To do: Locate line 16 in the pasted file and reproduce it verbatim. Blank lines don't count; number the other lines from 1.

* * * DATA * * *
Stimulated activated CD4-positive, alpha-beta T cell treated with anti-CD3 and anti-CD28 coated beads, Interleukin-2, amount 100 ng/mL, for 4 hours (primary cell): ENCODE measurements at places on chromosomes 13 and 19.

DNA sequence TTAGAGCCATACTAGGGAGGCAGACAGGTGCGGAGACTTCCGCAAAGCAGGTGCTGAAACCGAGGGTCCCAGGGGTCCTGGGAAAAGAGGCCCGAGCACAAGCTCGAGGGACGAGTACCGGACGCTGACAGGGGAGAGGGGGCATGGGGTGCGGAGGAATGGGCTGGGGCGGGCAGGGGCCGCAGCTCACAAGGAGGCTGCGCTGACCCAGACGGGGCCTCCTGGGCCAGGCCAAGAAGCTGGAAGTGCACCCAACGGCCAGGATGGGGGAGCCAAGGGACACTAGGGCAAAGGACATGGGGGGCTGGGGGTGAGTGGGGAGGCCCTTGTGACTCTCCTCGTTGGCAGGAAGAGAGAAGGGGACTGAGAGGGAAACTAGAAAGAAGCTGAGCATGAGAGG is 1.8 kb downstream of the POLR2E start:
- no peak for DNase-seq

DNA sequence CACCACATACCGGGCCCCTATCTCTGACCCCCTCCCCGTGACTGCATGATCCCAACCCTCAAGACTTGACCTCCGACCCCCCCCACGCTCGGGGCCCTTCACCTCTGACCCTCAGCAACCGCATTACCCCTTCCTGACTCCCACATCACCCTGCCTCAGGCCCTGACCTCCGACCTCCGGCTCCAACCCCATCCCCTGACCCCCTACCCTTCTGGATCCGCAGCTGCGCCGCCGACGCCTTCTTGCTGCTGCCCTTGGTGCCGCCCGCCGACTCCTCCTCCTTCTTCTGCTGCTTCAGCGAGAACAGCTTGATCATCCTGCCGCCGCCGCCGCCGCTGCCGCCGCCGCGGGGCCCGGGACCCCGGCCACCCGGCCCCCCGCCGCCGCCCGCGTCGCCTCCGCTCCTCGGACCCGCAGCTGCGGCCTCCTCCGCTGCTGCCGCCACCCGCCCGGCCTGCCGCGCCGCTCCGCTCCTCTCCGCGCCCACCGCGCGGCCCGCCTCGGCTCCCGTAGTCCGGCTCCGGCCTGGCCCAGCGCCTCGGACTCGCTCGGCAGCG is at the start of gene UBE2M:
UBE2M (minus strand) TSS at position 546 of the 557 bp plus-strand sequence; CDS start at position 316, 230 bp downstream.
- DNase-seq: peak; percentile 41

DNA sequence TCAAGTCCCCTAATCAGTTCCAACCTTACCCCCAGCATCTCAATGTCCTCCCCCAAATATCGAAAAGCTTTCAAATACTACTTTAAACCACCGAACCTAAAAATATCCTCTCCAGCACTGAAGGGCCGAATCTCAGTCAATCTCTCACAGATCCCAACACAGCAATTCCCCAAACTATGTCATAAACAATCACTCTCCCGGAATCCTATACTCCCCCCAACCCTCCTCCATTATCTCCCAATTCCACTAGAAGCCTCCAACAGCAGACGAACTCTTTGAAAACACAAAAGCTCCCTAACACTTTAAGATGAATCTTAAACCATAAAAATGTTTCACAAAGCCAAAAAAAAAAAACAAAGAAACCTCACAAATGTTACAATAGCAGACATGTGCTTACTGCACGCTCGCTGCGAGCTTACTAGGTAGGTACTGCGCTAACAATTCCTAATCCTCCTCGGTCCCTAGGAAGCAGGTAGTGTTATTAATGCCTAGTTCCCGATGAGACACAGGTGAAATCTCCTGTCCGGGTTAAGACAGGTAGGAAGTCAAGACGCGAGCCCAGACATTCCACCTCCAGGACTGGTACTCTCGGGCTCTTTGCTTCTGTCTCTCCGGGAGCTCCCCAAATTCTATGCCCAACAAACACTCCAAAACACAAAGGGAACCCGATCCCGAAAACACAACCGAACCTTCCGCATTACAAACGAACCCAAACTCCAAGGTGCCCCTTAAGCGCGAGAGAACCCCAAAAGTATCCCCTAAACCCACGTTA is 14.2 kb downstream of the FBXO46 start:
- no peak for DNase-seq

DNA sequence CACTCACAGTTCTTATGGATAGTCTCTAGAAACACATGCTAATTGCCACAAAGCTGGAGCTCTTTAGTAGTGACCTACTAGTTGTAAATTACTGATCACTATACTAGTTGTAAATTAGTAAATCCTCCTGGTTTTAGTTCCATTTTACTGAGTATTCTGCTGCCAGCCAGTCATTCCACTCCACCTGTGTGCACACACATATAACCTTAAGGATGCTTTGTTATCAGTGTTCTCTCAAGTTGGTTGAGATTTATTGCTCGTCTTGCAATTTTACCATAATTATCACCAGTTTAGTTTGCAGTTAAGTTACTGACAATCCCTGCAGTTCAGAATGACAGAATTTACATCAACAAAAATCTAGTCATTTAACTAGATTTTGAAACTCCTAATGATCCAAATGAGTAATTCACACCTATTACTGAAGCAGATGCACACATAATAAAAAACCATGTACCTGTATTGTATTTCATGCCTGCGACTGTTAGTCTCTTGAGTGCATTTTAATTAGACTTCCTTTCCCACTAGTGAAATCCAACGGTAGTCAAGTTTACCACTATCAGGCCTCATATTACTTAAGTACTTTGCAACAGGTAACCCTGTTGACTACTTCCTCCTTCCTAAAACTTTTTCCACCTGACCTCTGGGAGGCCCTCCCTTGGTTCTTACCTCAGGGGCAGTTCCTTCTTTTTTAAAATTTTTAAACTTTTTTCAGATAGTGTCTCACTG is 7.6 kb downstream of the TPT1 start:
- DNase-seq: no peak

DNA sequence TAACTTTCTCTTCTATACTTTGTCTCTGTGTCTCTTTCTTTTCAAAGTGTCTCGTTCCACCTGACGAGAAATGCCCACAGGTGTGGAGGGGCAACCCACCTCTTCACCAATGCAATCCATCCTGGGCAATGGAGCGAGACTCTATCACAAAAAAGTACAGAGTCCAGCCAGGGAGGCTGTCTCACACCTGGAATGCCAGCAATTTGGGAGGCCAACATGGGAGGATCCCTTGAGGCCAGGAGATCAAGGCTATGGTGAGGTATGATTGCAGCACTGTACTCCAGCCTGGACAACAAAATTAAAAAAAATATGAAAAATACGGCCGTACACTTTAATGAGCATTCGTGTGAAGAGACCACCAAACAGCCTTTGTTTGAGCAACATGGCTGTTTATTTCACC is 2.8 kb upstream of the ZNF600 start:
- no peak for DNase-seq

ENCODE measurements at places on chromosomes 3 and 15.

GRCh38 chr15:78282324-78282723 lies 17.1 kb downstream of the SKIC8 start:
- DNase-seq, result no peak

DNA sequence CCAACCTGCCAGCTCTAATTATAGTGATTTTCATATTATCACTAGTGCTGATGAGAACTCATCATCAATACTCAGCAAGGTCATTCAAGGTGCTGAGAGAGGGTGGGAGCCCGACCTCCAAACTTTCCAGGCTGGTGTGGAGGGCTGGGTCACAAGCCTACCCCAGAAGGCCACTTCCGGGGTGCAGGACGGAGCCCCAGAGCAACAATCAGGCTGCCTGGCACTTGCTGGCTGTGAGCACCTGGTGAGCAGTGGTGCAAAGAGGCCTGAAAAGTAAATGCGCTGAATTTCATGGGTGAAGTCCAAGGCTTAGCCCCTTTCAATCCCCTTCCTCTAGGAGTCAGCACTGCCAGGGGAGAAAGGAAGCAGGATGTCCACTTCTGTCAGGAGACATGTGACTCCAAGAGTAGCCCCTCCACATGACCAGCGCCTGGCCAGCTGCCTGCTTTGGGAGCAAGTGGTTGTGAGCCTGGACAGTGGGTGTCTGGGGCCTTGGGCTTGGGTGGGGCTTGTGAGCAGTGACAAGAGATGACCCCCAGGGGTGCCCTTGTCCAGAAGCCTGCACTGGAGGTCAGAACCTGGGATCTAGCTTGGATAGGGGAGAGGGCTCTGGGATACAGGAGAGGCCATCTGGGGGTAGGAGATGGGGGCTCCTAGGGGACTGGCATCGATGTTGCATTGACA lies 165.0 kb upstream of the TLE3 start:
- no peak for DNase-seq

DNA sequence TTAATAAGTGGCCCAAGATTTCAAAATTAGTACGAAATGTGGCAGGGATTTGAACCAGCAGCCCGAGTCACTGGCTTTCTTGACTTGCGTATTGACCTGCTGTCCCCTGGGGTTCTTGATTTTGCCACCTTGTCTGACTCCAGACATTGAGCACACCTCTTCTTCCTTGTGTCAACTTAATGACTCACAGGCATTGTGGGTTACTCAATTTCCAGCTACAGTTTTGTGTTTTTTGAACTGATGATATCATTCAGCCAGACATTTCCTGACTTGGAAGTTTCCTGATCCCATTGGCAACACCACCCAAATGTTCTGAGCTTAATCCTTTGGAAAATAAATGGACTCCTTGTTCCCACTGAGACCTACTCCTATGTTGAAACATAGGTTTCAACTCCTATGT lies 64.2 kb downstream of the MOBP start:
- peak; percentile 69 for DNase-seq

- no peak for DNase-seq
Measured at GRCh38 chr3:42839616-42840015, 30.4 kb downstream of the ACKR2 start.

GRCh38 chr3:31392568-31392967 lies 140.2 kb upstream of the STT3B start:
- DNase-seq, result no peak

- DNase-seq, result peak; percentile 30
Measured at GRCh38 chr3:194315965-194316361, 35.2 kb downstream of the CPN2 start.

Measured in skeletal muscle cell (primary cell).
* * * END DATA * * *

DNA sequence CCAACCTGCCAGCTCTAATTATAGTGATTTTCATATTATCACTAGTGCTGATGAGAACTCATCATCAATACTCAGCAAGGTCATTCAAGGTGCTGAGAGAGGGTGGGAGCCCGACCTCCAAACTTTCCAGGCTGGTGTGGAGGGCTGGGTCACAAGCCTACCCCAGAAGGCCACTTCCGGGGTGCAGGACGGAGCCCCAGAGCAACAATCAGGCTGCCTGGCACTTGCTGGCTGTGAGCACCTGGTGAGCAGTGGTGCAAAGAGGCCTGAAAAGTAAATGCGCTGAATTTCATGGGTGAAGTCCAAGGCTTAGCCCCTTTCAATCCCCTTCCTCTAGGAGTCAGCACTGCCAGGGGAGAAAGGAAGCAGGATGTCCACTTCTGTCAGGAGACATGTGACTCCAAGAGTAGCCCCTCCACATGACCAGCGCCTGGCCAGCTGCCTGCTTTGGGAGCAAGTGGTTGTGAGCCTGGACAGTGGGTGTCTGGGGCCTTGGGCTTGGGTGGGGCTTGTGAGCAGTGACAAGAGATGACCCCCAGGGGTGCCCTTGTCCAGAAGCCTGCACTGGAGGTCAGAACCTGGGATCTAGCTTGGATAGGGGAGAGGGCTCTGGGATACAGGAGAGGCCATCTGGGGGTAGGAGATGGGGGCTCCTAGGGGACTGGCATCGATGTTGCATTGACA lies 165.0 kb upstream of the TLE3 start: